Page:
The Israel Festival Adds ‘Talking Heads’ to Venue

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JERUSALEM, Israel – What do groups of 30 or more people walking as one, all wearing white headsets, look like on the streets of Jerusalem?  The group moved, turned, walked and even ran on instructions from an artificial voice transmitting through their head sets. The commands included dancing in Safra Square outside Jerusalem’s City Hall, running in a 100-meter sprint near an apartment complex and riding the city’s light rail system.  

Here’s a sample of their journey:

The ‘tour’ lasted about 90 minutes and raised questions about the brave new world of artificial intelligence and technology we’re entering and its impact on society and group think … all while traversing the streets and alleys of one of the best known cities in the world: Jerusalem. 

“Remote Jerusalem,” as it is called, offers this technology in other cities around the world.  

It was just one feature of the Israel Festival, more than a two-week celebration that’s been woven into Israel’s culture over the past 57 years. This year it was one more way to celebrate the 70th anniversary of the founding of the State of Israel on May 14, 1948.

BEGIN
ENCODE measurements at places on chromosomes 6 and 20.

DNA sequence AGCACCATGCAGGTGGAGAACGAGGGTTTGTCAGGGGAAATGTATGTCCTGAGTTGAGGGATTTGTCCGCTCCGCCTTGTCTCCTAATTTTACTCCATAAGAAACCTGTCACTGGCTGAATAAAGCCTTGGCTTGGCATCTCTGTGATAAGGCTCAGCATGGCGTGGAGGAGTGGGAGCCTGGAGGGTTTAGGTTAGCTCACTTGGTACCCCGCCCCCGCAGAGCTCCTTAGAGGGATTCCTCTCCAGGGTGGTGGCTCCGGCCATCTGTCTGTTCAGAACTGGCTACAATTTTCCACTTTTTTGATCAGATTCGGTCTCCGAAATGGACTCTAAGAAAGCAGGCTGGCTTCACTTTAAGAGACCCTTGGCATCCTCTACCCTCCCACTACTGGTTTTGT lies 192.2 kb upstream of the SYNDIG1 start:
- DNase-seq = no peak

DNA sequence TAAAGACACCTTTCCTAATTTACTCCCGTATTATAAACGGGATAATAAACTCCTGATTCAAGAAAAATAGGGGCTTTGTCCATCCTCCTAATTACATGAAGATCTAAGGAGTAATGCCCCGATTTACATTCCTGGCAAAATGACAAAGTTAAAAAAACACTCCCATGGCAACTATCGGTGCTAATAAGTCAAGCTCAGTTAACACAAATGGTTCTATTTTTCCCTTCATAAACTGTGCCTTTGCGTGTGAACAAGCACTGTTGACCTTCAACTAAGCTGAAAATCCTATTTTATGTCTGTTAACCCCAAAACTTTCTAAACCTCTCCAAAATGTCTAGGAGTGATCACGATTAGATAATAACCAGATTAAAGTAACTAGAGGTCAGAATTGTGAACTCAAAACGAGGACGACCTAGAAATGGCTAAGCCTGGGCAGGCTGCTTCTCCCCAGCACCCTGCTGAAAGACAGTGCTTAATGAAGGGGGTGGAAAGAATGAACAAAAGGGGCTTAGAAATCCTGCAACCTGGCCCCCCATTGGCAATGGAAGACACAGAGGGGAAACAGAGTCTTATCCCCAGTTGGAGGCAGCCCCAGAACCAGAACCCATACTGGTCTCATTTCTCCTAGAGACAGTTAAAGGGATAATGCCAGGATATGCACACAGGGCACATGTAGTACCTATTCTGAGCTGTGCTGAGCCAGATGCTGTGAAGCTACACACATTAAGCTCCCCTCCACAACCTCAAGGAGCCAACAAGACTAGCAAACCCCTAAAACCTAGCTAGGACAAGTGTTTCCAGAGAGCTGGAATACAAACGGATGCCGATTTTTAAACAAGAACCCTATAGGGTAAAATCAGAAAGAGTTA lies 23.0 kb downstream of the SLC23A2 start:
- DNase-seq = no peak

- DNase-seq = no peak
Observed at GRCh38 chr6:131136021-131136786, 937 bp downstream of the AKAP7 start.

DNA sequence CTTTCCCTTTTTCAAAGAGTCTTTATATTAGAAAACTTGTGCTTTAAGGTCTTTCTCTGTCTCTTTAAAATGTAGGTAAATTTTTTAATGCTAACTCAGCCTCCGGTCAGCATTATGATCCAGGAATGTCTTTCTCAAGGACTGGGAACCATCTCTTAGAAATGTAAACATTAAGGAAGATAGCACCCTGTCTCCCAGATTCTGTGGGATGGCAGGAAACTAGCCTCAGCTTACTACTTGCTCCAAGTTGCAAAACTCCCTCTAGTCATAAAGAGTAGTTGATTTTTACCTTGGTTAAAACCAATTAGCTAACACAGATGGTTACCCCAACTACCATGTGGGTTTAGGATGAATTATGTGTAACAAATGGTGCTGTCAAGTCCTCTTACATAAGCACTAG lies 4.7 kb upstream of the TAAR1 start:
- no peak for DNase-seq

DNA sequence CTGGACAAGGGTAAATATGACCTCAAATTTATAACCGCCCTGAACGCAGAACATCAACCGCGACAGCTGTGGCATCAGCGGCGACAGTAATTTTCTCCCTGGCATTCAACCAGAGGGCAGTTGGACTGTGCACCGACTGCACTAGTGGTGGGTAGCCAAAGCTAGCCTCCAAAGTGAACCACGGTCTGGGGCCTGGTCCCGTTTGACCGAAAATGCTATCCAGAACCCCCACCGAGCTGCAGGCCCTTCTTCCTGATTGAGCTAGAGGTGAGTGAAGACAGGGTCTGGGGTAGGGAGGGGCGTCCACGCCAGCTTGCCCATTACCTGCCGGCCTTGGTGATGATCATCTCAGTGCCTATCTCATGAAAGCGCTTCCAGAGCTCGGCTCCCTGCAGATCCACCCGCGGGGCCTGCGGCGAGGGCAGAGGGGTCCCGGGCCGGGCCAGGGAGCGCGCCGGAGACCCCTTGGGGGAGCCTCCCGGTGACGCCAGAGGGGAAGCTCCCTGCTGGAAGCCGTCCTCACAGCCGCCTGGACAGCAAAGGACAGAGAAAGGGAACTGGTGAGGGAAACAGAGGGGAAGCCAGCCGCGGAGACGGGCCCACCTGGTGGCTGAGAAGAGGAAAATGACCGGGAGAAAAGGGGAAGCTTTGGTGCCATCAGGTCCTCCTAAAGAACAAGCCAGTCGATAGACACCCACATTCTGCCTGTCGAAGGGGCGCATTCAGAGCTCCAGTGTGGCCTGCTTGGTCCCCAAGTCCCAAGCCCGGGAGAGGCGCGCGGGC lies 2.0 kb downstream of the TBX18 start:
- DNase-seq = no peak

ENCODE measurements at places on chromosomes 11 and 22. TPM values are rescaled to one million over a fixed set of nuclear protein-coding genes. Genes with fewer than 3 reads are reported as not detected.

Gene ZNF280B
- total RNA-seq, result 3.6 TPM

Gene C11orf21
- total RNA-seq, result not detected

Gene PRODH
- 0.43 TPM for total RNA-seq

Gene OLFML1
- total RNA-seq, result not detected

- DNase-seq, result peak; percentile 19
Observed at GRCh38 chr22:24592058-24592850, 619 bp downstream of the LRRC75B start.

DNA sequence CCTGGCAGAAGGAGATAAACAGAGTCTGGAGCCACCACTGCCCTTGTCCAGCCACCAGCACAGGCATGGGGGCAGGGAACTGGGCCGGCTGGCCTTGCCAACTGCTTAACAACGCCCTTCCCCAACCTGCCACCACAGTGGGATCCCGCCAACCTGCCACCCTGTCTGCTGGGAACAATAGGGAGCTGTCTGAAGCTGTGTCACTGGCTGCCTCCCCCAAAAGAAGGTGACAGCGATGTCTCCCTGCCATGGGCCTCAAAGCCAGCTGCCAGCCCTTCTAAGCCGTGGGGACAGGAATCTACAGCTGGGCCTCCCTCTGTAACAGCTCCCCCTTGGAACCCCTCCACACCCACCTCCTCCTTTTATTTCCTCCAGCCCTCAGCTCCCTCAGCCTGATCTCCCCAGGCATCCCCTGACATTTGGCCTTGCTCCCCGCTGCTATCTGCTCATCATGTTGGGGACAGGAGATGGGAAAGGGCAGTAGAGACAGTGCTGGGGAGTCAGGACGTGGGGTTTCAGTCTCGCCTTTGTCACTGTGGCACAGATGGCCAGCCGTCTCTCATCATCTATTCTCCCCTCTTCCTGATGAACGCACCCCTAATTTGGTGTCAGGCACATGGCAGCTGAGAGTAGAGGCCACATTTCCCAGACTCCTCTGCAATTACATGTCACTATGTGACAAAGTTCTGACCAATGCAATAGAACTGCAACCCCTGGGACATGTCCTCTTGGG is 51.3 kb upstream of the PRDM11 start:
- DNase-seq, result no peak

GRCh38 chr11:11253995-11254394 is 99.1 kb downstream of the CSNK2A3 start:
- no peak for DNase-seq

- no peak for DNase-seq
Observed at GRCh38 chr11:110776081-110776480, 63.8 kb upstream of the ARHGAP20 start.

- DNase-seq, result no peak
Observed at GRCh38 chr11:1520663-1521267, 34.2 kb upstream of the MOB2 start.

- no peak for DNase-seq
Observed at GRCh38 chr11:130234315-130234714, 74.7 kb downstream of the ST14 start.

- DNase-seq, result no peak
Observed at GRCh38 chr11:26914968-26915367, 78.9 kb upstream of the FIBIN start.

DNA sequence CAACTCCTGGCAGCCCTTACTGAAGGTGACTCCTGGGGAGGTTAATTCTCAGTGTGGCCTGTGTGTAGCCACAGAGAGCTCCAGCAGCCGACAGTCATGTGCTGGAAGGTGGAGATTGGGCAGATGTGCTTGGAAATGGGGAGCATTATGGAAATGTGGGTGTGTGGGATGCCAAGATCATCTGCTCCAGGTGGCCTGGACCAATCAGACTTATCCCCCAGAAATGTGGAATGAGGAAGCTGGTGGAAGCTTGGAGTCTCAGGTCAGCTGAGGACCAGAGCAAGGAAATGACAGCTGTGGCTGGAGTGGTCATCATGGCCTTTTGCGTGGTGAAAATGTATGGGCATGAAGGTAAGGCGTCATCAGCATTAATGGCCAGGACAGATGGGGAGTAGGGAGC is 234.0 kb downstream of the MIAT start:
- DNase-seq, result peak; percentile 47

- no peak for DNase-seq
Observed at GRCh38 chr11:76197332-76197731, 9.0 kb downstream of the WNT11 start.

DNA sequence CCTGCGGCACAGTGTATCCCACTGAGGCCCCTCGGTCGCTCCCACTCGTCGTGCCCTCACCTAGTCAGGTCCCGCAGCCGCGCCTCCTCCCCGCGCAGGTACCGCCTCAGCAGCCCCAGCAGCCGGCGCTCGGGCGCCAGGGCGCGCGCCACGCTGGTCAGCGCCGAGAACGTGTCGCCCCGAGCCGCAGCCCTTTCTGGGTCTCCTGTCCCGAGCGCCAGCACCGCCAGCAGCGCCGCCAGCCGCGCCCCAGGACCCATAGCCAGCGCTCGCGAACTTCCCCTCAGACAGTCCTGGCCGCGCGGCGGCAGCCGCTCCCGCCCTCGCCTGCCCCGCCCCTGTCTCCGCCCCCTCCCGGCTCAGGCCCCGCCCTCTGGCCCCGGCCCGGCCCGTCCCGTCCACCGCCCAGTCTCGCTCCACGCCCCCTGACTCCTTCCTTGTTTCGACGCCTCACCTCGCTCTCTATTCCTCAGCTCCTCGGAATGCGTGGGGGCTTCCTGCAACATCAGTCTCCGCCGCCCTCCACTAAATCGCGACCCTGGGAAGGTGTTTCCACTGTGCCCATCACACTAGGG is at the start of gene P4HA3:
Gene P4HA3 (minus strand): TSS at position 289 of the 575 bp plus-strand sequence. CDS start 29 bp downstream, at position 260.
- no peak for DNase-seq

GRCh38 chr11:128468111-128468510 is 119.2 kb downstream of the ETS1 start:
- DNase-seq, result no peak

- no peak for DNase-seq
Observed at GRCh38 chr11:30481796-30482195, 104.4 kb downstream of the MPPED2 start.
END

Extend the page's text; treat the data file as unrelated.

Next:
As described on its website, The Israel Festival is “… an internationally renowned interdisciplinary festival that takes place each year in Jerusalem — presents high-quality productions in dance, music, drama and performance theater from all over the world, as well as original Israeli productions and free outdoor performances for the general public.”

Over the past two weeks, a visitor could see local dancers “use their bodies to form temporary colorful structures on the back drop of the Jerusalem stones,” which created “a physical architecture that underscores the lens through which we look at our surroundings.”  

You can see that means some people can get their bodies into very tight spaces.   

Organizers founded the festival, which this year took place from May 23 to June 9, in 1961.  Israel’s Ministry of Culture and Sport, the Jerusalem Municipality and the Jerusalem Foundation sponsored this year’s festival.  After six decades, it’s become a hub for conferences, seminars and master classes for guest artists.  

For the first time this year, Israel’s Foreign Ministry presented several original Israeli artistic works to dozens of international festival directors.  They included “Hiphopland” in which Israel’s premier hip-hop artists interpret “the values set down in Israel’s Declaration of Independence.”

It’s likely David Ben Gurion would enjoy that. 

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